4 Takeaways from Top Rank Boxing on ESPN Card
Immediately following the savage bloodbath that was Dustin Poirier vs. Dan Hooker in the main event of the UFC card on ESPN on Saturday night was another Top Rank on ESPN boxing event televised live from Mexico.
Arguably the top boxing promotional company in the world, Top Rank pulled virtually the same move the previous weekend—and it's not a bad idea assuming one has a big enough roster of action fighters to pull it off.
Miguel Berchelt certainly fits the bill. He's held the WBC super featherweight title since September 2017, and he had successfully defended it six times before Saturday. More important to the task of keeping combat sports fans engaged after Poirier vs. Hooker was over, Berchelt is one of the best offensive fighters in boxing.
Berchelt was skipping his next 130-pound title defense to make his 135-pound lightweight debut against compatriot Eleazar Valenzuela, and there was no doubt entering the fight that he is the type of fighter a boxing fan would want to show to a newcomer to highlight what makes the sweet science so special.
The WBC super featherweight champion blasted out Valenzuela in just six rounds. It was his 17th straight win, and 16 of those came by stoppage. Here are four takeaways from Saturday's action.
Boxing Needs More Title Unification Bouts
Boxing could use more title unification fights. That, or maybe there shouldn't be so many sanctioning bodies.
But since the latter seems like a long-settled issue, Berchelt's long reign as WBC super featherweight champion is a great example of why it's so important for boxing promoters to work together to get the best fighters to face each other.
The world champions in the division include Berchelt (WBC), Jamel Herring (WBO), Joseph Diaz (IBF) and Leo Santa Cruz (WBA). Berchelt has the most total title defenses out of the four champs, but he hasn't yet faced any of his fellow titleholders to determine who's best.
The most maddening part is that both Berchelt and Herring are promoted by Top Rank. A title unification would be a great step for each fighter, but it always seems to be considered secondary to the company's plans.
Case in point? Berchelt seems headed toward a fight against former featherweight champion Oscar Valdez. That isn't a bad contest, but it's not the kind of thing that will help solidify him as the best 130-pounder in the sport.
Berchelt's Big Plans Should Move Forward Now
Berchelt has big plans for his future. According to Ben Baby of ESPN, he badly wants to be ready to face the winner of the upcoming lightweight unification bout between Vasyl Lomachenko and Teofimo Lopez.
That's one of the biggest fights that can be made, a contest that will crown the first undisputed lightweight champ in the sport since Pernell Whitaker accomplished the feat 30 years ago. Berchelt wants to fight the winner over all other possibilities, even if that means skipping out on Top Rank's plan for him to face Valdez next.
Look, Berchelt-Valdez is a solid scrap, and it's likely to be the next fight. But Berchelt's big plans for huge fights against top stars can start with Valdez and go on from there.
He's long been one of the best titleholders in boxing. It's time to set him loose against the best competition around.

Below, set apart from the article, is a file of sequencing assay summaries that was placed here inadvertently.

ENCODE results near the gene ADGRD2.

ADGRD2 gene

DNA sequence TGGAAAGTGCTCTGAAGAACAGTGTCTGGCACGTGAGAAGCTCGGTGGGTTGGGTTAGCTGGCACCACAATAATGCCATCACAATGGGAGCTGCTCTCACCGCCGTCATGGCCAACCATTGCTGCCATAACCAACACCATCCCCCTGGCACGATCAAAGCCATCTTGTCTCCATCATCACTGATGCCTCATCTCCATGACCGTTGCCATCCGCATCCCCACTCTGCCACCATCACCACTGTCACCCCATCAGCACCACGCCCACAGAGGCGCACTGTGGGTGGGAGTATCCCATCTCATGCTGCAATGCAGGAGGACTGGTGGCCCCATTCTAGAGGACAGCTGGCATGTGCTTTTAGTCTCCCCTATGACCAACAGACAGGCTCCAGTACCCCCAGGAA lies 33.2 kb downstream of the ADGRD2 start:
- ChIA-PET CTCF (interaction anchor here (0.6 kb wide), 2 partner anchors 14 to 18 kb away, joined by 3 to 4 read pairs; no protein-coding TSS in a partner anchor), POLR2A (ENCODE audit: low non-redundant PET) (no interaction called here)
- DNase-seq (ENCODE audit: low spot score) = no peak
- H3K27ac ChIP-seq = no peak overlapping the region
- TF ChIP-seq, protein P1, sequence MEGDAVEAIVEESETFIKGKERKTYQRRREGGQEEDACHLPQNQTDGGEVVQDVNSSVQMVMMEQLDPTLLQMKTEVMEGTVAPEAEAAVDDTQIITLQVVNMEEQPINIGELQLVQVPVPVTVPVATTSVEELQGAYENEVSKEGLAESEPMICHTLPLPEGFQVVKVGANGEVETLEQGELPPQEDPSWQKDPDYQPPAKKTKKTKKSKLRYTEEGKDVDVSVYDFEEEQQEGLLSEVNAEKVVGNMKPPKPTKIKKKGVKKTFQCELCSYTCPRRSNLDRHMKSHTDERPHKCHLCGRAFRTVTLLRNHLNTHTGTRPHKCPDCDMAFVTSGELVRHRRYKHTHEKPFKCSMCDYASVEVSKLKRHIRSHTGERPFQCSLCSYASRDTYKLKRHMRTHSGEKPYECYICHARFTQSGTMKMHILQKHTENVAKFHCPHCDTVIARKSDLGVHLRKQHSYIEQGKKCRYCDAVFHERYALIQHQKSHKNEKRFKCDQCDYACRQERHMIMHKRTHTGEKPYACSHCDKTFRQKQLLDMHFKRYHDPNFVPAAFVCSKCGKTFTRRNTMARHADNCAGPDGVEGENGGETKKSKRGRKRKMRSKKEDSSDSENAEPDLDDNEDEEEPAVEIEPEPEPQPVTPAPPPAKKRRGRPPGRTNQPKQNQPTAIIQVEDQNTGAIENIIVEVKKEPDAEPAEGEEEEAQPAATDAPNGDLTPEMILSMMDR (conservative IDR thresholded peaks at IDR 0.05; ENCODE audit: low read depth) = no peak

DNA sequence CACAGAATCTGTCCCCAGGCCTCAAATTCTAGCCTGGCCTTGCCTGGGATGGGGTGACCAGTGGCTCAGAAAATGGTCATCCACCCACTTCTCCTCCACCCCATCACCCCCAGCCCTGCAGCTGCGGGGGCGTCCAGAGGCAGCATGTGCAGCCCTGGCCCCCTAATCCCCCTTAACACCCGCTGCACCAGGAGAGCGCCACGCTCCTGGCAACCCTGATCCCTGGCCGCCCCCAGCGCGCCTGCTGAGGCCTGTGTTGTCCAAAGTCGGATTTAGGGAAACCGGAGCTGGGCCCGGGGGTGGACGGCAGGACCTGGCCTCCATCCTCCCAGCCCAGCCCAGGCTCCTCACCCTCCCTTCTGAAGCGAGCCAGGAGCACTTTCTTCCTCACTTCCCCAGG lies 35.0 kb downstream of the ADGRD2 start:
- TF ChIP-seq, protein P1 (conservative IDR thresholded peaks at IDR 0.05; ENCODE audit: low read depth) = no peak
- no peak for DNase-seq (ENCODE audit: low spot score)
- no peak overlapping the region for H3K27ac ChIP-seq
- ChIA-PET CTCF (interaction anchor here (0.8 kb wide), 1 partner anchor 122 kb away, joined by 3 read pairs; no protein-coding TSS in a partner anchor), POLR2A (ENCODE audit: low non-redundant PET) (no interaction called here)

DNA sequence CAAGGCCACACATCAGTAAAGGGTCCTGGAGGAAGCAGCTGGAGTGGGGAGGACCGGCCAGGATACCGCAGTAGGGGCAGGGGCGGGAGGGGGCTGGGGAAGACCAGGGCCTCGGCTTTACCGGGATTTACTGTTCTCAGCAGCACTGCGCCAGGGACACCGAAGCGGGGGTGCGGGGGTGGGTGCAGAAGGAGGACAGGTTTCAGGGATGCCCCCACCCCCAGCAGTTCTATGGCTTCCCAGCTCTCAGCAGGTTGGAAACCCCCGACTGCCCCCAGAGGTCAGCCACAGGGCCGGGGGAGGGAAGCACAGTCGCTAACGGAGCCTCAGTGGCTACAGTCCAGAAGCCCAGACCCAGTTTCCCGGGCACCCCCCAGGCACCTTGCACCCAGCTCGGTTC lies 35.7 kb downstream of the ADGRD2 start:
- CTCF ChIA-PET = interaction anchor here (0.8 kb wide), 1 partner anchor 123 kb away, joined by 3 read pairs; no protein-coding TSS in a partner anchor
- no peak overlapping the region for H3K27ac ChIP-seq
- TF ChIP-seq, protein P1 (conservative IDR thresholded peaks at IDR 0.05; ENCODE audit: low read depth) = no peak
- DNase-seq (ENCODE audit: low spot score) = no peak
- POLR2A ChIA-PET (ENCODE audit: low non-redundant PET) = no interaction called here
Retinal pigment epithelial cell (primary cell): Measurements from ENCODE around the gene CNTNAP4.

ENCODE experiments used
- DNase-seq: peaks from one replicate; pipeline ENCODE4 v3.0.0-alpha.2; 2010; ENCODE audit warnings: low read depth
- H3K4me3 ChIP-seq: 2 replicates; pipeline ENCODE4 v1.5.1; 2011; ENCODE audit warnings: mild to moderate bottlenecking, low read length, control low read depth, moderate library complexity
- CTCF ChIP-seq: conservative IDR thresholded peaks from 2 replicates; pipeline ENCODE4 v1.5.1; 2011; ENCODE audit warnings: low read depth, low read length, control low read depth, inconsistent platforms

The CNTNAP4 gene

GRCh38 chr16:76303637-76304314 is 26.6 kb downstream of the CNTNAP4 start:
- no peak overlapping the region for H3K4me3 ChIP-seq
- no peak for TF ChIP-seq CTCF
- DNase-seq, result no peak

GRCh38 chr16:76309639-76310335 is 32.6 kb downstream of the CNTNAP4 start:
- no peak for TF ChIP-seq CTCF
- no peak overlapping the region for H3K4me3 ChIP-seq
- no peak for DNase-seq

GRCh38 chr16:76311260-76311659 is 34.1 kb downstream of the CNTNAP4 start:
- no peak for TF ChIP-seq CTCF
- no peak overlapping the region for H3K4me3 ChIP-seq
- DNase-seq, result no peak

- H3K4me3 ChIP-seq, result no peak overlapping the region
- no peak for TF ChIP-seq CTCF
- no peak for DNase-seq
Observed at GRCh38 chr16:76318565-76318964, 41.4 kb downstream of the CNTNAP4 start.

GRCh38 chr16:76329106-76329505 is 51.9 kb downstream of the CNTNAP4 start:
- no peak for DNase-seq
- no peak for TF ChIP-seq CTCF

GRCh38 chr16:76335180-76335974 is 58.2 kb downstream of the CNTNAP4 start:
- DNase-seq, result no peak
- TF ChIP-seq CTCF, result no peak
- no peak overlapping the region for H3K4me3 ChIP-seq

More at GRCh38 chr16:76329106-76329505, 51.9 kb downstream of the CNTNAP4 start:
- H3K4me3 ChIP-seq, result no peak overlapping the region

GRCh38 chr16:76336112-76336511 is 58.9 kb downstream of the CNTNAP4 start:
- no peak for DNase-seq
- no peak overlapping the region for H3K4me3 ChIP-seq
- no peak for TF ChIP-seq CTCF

Stay-Busy Boxing Matches Aren't Good for the Sport
In his preview of the fight, ESPN's Steve Kim called Berchelt-Valenzuela a "classic stay-busy fight."
Heck, just about everyone on Twitter said the same thing. Even the ESPN crew calling the fights Saturday night (Joe Tessitore, Andre Ward and Tim Bradley) said it too.
But that's just code for a fight that everyone knows will be a one-sided beatdown.
While the Berchelt-Valenzuela main event could be excused because of the global pandemic, the truth of the matter is that such fights happen all the time because that's just how boxing works.
Or maybe it's better to say it's an example of how boxing doesn't work.
Because stay-busy fights like Berchelt-Valenzuela look ridiculous when offered up just a few minutes after five solid hours of UFC programming.
That company just gave the MMA world arguably the fight of the year in Poirier vs. Hooker.
Top Rank showed us a world champion against a guy who had no chance of winning the fight.
6 Judges? Let's Make It 7 and Make Boxing Better
Near the end of the opening bout, ESPN's Joe Tessitore casually mentioned that there would be six official judges for the evening, three scoring in-person from ringside like usual and three more scoring the fights from television monitors offsite.
Tessitore didn't go into the exact details about why that was happening, but Fight News suggested it was because health authorities in Mexico were seeking to limit the number of people at the event. Whatever the reason, it offered a chance to test out how scoring fights remotely works out before moving to that model for the foreseeable future during the pandemic.
But here's some food for thought: Why not just add more judges remotely anyway?
If there's one thing that plagues boxing over everything else it does wrong, it's that judges just can't seem to tab the winner often enough. Adding more judges could only help. That would mean there is a better chance, statistically speaking, that they would come up with the right winner.
And since we're changing the rules to suit boxing's best interests, let's just make it seven judges so we can limit the number of draws too.